States should cut pension costs through measures such as extending the retirement age rather than defaulting on debt, DWS Investments said in a report Thursday.
Pension funds are “unsustainable on their current trajectory,” and “represent a significant and growing threat to the long-term financial health of muni bond issuers,” according to the e-mailed report by the research unit of Deutsche Bank.
Defaulting on debt to free up capital would “handicap their access to the capital markets,” according to the report.
The average state’s pension plans are 76% funded, according to data compiled for the Bloomberg Cities and Debt Briefing in New York last month. Illinois plans are only 50% funded; Kentucky, New Hampshire and Louisiana are funded at 60% or lower. The average five-year return of pension assets is about 3%, below the 7% or 8% benchmarks many states use, according to consulting firm Wilshire Associates.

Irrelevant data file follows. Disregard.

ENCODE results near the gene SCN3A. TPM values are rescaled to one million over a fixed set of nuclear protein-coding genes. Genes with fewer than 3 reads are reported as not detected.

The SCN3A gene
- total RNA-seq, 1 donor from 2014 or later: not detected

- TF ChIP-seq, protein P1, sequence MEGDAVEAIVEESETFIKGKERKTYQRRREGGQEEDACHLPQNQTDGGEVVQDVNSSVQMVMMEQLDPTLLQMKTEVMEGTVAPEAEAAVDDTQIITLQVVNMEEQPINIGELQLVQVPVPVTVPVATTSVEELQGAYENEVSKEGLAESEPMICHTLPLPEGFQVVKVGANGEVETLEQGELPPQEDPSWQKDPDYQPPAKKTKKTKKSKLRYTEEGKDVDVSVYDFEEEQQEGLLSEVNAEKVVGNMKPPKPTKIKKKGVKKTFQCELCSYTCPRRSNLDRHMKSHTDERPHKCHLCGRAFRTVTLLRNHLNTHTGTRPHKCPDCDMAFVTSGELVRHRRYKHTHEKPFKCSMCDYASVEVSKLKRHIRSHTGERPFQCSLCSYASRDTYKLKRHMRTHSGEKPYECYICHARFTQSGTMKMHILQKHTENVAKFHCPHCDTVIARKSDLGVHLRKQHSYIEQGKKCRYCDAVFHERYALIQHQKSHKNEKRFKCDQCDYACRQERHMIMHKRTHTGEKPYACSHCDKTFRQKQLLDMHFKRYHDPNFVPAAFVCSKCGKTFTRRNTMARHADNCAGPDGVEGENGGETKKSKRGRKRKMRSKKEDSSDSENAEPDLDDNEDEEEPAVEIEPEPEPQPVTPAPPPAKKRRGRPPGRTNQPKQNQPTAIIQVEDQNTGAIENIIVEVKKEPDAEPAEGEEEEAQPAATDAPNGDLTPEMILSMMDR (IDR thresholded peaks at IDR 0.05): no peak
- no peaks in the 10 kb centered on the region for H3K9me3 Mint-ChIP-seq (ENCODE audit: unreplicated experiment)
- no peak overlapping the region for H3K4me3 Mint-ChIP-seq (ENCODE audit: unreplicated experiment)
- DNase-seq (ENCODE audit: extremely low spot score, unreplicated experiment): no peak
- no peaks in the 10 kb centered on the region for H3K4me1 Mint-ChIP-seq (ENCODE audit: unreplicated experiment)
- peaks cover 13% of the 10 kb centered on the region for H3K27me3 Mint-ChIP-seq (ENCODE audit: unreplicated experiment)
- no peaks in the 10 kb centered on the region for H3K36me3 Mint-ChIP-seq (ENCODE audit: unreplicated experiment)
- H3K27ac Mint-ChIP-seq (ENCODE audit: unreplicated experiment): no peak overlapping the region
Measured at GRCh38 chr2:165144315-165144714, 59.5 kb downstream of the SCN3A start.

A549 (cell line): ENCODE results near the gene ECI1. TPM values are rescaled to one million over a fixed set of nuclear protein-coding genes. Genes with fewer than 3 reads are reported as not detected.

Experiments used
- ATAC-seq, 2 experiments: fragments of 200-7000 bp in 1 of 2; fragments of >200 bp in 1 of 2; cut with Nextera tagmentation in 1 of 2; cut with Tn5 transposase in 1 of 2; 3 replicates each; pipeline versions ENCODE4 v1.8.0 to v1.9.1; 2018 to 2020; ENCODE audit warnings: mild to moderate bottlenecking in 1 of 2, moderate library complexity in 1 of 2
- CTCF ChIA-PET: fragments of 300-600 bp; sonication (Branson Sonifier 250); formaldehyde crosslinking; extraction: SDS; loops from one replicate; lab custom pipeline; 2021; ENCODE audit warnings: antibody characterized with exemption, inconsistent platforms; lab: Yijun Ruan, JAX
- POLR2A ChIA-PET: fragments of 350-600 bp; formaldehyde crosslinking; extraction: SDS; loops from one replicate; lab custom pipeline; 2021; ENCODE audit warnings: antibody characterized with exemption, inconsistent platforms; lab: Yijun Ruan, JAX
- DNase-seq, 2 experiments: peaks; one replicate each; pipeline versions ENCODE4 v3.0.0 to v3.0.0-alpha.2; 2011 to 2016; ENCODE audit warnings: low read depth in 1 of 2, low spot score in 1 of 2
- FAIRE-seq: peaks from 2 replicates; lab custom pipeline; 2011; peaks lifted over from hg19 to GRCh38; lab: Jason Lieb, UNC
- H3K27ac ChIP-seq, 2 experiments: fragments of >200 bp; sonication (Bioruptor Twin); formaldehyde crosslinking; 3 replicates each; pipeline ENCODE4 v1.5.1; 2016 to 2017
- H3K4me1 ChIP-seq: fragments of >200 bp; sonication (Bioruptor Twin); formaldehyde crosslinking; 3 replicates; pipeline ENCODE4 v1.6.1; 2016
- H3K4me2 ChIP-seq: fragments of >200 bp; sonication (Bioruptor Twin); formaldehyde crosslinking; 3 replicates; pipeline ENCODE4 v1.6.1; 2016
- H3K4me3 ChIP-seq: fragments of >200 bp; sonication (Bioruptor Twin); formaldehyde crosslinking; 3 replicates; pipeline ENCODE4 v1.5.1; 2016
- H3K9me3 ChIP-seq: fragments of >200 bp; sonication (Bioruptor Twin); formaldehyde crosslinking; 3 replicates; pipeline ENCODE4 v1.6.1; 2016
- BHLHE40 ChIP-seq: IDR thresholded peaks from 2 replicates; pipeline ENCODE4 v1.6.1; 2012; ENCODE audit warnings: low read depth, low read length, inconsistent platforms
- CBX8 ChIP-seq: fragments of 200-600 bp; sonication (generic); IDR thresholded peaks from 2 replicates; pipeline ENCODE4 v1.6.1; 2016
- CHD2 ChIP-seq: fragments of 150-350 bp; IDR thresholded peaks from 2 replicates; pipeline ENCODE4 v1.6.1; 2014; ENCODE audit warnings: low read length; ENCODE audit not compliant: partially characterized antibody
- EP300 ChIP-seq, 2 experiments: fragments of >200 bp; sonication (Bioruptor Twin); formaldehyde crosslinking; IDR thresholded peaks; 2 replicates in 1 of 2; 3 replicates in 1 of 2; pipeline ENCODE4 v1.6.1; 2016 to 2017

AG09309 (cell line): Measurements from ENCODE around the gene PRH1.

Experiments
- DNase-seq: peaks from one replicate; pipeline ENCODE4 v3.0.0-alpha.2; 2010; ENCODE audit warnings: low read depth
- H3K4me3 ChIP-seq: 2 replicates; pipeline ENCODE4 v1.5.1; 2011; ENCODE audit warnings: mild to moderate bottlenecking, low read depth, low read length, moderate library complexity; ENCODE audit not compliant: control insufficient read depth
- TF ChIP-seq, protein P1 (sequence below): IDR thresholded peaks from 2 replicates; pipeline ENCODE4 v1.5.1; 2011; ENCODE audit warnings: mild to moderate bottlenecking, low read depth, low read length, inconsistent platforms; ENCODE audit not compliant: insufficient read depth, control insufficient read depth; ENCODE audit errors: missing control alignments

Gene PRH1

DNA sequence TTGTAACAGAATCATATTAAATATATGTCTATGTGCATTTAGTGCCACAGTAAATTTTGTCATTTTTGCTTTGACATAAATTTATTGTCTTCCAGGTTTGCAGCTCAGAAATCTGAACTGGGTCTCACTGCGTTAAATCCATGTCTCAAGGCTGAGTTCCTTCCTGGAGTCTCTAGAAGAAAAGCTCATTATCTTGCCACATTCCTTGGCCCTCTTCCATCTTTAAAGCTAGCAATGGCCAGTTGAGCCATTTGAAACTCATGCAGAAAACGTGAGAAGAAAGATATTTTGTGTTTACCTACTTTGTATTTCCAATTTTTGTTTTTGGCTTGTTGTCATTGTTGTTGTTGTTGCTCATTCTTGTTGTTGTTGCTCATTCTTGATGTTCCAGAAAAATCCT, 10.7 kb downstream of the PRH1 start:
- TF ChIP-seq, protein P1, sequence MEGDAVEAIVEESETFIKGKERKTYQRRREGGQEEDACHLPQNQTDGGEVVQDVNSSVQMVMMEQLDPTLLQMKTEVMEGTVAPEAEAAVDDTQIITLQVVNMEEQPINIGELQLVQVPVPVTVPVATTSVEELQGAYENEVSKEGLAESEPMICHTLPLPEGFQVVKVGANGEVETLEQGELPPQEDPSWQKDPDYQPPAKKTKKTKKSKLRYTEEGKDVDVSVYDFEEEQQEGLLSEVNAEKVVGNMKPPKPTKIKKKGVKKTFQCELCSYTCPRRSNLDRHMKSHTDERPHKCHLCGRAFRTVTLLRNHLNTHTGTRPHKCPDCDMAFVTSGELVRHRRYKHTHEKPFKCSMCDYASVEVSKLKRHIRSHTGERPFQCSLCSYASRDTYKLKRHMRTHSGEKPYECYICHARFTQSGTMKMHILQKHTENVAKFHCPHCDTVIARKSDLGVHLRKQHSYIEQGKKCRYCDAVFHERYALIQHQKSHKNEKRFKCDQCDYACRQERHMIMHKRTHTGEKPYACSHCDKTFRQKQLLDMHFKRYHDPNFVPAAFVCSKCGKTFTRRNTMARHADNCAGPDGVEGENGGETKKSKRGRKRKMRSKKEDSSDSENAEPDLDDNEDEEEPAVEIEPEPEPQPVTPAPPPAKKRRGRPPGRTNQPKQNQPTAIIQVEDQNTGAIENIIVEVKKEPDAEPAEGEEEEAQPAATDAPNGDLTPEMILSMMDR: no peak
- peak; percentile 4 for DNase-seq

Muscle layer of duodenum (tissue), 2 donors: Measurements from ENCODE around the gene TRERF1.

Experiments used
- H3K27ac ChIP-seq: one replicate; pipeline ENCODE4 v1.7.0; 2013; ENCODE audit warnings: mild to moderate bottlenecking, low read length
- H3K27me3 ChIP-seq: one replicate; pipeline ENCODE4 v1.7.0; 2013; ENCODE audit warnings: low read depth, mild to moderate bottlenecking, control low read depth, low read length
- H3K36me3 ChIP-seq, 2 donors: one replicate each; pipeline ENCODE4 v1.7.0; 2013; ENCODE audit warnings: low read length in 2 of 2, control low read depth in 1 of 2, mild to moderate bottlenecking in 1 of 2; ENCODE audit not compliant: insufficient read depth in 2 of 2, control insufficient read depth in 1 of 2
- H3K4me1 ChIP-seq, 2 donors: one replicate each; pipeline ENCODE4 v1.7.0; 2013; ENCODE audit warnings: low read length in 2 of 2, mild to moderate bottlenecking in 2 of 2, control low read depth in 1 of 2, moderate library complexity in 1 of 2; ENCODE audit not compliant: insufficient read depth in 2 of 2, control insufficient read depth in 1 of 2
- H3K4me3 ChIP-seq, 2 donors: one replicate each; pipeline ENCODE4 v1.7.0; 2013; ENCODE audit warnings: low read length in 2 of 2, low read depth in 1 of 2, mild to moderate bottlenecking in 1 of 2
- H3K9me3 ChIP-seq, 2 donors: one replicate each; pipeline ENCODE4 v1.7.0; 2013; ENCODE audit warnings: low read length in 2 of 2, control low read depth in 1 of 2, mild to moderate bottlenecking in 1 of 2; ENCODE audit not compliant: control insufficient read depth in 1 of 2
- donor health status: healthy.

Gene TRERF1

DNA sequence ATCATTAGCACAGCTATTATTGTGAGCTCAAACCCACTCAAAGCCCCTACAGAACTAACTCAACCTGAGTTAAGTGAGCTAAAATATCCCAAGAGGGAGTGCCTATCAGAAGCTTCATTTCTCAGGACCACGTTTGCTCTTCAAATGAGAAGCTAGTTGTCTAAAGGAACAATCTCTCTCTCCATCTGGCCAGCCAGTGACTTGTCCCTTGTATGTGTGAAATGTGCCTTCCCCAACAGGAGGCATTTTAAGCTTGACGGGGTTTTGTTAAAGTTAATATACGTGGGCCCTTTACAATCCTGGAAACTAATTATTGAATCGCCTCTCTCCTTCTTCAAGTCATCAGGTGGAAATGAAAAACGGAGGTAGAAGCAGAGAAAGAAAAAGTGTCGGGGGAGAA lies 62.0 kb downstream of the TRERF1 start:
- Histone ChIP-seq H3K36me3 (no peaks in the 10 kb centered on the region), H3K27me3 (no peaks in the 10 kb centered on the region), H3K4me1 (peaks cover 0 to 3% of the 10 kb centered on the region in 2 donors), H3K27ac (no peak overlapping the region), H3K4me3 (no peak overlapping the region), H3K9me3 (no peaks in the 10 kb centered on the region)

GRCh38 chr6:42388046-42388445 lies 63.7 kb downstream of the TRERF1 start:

The severity of budget problems makes unions more willing to work with legislators to change laws and write new ones, the study said. Some states are prohibiting “spiking,” a practice that allows public workers to take overtime and opt out of vacation time to create an inflated benchmark for future benefits.
Other measures include changing from defined benefit programs to defined contribution programs and reducing the public work force, the report said.
“After years of watching the unfunded obligation of municipalities, we are finally seeing an environment where reform is possible,” the report said.